The New York Times David Carr is weighing in on Rupert Murdoch‘s announcement last week that he plans to start charging for every last bit of information his company puts on the Internet. Carr says that Rupe’s “shouting from the top of a pay wall is a bit of a head scratcher” and speculates that may be all it is — shouting.
Setting aside the execution risk of such a plan, it’s difficult to tell how serious Mr. Murdoch is, given his history of grand statements that were only that. Perhaps he was making an unsubtle effort to change the subject during a bleak earnings call for News Corporation: fourth-quarter operating income, adjusted for certain items, dropped more than 30 percent and after taking $680 million in charges, mainly from the unit that houses MySpace, the company reported a net loss of $203 million.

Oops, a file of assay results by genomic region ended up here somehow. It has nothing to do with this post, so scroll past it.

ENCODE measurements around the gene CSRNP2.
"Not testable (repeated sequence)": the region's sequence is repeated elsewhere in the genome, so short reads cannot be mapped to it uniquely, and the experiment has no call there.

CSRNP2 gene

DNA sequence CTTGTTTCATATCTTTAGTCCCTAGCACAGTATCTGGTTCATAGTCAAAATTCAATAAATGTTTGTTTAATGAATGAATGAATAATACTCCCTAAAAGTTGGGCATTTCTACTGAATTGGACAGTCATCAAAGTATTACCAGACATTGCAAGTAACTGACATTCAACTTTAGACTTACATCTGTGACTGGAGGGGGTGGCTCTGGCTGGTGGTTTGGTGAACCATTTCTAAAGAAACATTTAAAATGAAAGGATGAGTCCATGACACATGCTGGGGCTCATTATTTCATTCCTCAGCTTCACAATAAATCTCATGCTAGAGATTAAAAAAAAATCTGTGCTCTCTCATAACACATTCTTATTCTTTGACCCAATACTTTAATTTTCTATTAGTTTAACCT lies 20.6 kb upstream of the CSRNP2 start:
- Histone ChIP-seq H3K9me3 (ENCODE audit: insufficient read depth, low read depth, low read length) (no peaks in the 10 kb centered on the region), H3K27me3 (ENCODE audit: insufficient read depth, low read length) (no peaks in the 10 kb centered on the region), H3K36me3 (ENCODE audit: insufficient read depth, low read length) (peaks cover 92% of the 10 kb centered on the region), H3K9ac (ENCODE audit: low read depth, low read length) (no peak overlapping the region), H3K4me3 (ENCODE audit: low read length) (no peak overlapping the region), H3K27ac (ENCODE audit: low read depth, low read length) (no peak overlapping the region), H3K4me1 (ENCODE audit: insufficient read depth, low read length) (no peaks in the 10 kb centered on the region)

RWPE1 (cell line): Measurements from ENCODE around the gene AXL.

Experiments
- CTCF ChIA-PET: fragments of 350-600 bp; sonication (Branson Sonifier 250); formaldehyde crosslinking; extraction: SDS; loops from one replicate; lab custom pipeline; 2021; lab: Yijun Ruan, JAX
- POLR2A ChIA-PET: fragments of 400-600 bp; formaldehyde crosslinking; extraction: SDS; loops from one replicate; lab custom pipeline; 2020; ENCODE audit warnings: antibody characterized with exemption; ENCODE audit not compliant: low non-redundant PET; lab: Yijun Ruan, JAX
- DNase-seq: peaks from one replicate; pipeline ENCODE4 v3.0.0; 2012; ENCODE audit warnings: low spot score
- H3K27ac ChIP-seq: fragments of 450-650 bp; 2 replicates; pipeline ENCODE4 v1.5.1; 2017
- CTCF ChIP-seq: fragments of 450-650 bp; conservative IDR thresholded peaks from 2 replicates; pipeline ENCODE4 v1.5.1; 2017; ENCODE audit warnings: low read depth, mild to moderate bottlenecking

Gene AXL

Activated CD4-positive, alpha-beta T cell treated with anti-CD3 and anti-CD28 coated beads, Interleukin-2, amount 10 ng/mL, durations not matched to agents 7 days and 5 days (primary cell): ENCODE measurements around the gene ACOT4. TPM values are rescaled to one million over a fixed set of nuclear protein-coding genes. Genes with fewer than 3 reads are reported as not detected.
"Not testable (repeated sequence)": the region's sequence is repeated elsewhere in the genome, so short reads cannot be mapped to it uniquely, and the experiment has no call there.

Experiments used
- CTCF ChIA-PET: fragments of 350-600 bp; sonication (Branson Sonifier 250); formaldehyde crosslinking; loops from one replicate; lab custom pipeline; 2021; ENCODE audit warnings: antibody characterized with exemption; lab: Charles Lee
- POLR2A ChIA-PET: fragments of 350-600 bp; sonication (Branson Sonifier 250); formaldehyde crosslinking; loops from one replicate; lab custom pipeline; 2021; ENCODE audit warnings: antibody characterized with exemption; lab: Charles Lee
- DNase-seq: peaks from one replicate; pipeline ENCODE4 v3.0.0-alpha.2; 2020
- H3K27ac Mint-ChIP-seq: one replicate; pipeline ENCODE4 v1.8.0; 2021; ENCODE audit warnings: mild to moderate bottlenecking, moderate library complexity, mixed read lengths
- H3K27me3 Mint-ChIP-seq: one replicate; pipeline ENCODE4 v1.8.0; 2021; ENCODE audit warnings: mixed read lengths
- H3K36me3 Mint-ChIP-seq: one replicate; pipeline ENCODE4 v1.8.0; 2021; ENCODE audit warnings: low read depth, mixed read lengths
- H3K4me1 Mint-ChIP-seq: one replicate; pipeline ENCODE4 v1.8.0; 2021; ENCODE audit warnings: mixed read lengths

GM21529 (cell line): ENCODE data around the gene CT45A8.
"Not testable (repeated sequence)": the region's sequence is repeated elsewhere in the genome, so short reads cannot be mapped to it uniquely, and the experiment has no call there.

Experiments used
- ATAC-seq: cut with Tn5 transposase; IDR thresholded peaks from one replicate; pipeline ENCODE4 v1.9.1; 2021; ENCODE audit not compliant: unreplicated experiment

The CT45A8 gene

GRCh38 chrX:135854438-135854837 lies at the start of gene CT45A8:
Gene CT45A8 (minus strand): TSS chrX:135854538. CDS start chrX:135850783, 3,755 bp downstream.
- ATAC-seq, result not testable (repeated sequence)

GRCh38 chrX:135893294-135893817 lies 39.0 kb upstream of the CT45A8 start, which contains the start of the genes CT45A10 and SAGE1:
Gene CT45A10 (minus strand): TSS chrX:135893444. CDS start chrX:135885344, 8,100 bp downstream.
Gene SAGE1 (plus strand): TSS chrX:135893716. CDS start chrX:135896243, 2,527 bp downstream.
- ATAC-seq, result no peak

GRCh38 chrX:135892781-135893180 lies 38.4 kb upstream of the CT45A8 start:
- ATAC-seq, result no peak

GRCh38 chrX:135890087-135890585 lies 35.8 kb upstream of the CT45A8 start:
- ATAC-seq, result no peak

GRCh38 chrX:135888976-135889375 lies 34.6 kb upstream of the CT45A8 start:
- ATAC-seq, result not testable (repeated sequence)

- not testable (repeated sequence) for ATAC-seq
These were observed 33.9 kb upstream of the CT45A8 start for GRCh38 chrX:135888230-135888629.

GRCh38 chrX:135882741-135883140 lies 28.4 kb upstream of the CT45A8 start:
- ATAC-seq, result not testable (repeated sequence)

If that was Murdoch’s plan it certainly worked! (Perhaps it was the media equivalent to “get off my lawn!”) It also makes a whole lot more sense than Murdoch actually believing that financial success can be found in a blanket pay wall plan. That said, regardless of whether or not it all pans out, it’s hard not to conclude that our days as freeloading readers will be coming to a closer sooner than later.
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